Love Your Wild Neighbor

Raccoons, groundhogs, and skunks are part of wild, wonderful Pennsylvania.

HAP is working on a campaign to educate residents of Allegheny County and beyond on humane harassment techniques that serve as an alternative to trapping.

Humane Wildlife Conflict Solutions

Trapping does not solve the wildlife problems Pittsburgh residents sometimes encounter, but by state law, rabies-vector species (raccoons, groundhogs, skunks) trapped by Animal Care and Control MUST be killed. So, let’s show some love to our wild neighbors; try these humane and effective tactics to resolve wildlife conflicts instead of trapping and killing!

Love Your Wild Neighbor-Raccoon trash lids bus sign

Meet HAP the Raccoon from our Love Your Wild Neighbor campaign.

Thank you to Fund for Wild Nature for their generous grant in support of this campaign

Conflict Solution Pages

Other Wildlife Resources


  • What do I do if I have squirrels, opossums, or raccoons in my attic or under my porch?

    • Soak a few rags in ammonia and leave them around the attic for three nights in a row. Leave the lights on as well. They’ll be driven out by the smell and the light, taking any offspring with them. Once you think they’re gone, sprinkle some flour on the attic floor to show any new tracks. If none appear, be sure to seal any holes they may have entered through.
  • A bird built a nest on my porch. How should I remove the nest?

    • If you do not want birds nesting on your porch, you can either need to put up a barrier or knock the nest down as the birds are trying to build it.
  • Why is there a bird diving at me when I go outside?

    • This means there is a nest nearby. Make sure to walk outside with an umbrella. The problem will usually end within a month or two as the babies leave the nest.
  • How do I keep birds from flying into my windows?

    • This behavior is due to birds seeing their reflection and being territorial. Window decals will help distract the bird, or you may need to hang a branch in front of the window for a few weeks.
  • What do I do if I trap an opossum or a raccoon?

    • We discourage trapping because you are displacing an animal from their home and releasing them in an unfamiliar place, which can lead to death or the orphaning of babies. Here are some resources on finding a wildlife professional.
  • What do I do if I find a baby squirrel?

    • Leave the baby on the ground where you found them for a few hours to give the mother a chance to retrieve them. Once a mother squirrel realizes a baby fell out, she will come down and get them. If you have already touched the baby, don’t worry—she’ll still take them back.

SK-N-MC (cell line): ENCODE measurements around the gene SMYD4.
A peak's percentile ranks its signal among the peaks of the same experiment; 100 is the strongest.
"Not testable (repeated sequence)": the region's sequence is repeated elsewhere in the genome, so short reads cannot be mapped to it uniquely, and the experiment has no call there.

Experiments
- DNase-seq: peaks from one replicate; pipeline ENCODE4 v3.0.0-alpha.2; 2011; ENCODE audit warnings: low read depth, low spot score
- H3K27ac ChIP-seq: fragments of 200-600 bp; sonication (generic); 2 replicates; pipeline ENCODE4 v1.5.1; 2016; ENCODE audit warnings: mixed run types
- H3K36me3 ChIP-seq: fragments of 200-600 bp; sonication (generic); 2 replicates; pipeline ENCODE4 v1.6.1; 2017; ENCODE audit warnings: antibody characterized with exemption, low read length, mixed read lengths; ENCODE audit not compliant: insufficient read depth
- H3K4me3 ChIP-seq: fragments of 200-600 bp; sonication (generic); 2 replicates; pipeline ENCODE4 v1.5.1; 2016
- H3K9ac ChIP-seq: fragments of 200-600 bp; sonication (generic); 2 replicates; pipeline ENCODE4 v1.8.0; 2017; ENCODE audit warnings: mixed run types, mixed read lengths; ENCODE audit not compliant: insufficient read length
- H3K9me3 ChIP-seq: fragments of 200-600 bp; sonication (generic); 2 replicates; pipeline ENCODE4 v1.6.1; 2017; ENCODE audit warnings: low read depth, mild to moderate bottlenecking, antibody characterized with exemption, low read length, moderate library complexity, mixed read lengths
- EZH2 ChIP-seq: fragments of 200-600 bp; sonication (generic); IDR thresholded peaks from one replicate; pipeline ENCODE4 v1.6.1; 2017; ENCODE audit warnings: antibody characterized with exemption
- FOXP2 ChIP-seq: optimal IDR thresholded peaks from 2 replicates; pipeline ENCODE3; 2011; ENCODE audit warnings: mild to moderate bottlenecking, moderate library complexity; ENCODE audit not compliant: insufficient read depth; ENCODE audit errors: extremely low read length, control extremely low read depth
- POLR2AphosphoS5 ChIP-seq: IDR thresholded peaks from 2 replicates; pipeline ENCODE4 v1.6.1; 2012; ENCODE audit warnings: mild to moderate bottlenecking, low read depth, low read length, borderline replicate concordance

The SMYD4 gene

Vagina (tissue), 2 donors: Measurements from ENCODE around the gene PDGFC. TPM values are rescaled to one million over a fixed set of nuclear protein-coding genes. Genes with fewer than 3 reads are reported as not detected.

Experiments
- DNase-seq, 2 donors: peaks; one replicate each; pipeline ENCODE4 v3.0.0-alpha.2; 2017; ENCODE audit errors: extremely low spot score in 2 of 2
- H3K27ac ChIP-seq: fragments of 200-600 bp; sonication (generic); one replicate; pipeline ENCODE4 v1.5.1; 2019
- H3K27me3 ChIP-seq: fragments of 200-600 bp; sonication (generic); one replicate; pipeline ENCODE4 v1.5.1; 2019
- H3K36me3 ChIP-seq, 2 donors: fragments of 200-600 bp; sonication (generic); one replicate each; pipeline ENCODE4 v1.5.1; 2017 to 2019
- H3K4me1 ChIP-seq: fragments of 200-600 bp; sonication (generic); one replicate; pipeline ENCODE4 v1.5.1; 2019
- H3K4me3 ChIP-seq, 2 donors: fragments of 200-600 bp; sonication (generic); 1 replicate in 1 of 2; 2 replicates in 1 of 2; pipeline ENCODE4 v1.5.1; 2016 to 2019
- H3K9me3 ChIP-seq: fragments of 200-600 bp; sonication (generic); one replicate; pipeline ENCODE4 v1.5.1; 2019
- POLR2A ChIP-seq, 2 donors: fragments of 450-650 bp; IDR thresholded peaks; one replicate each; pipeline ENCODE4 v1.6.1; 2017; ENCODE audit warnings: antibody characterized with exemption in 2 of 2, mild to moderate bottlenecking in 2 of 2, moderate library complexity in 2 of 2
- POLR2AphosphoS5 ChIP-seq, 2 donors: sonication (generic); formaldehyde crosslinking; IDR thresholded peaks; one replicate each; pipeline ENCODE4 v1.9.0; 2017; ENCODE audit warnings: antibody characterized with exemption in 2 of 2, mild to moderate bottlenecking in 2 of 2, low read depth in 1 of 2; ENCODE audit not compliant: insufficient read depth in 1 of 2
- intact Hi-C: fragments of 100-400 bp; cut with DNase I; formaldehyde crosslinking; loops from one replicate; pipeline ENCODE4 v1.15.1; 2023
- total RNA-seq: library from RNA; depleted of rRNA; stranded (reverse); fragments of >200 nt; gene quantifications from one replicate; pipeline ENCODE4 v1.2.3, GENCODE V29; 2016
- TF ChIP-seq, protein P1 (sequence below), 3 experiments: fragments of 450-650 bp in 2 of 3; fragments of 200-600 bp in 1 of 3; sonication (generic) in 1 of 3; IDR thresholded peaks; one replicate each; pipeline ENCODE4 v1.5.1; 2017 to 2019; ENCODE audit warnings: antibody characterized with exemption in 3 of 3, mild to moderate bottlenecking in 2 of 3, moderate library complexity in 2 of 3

• What should I do if I find a squirrel that’s been hit by a car or is dragging its back legs?

    • Be very careful! Use gloves or a thick towel to get the squirrel into a secure box. They have very sharp teeth, and you do not want to get bitten. It is very rare for a squirrel to carry rabies, but you still do not want to put yourself at risk. Find a wildlife rehabilitator.
  • What do I do if I find an injured bird?

    • Put the bird into a box and bring them to a wildlife rehabilitator. If the bird is still able to hop around, try to corner them and throw a towel over the bird so you are able to scoop them into a box with the least amount of trauma to the bird.
  • What do I do if I find a baby bird?

    • Nestlings are small and typically naked. If the bird is a nestling, the best option is to return the bird to the nest if you see the nest. The mom will continue to feed them. If the bird is a fledgling, they will appear fluffy, with some feathers and some naked patches. They spend about a week on the ground and in low branches learning how to fly. The parents will feed them and try to keep them hidden in a bush or up against your house. There’s no need to do anything.
  • What do I do if I find a baby opossum?

    • Female opossums can carry roughly a dozen babies in their pouch. If one falls out, they don’t come back for the baby. If you find a baby opossum, they need to be brought to a wildlife rehabilitator. The same is necessary if you find a dead opossum on the side of the road with babies that are still alive
  • What do I do if I find a baby deer?

    • Leave the baby alone until you have talked to a wildlife rehabilitator! The baby deer’s mom may have hidden them and will return at dusk or evening to feed them. Do not attempt to feed the baby as it can make them sick. Take a look at our page about injured or orphaned animals.
  • What do I do if I find an injured deer?

    • Look at our list of resources for helping injured wildlife.

      You can also call the PA Game Commission: 724-238-9523.


Thank you to the Humane Society of the United States , Humane Animal Rescue of Pittsburgh and Apple Pest Control for sharing many of the resources provided on these pages.

Please note, Humane Action Pittsburgh (HAP) is not a wildlife rescue and is unable to address concerns or assist with wildlife emergencies. Please utilize the resources on our website to find the appropriate organization to contact. Submissions to HAP through our contact form or email will not be able to be addressed.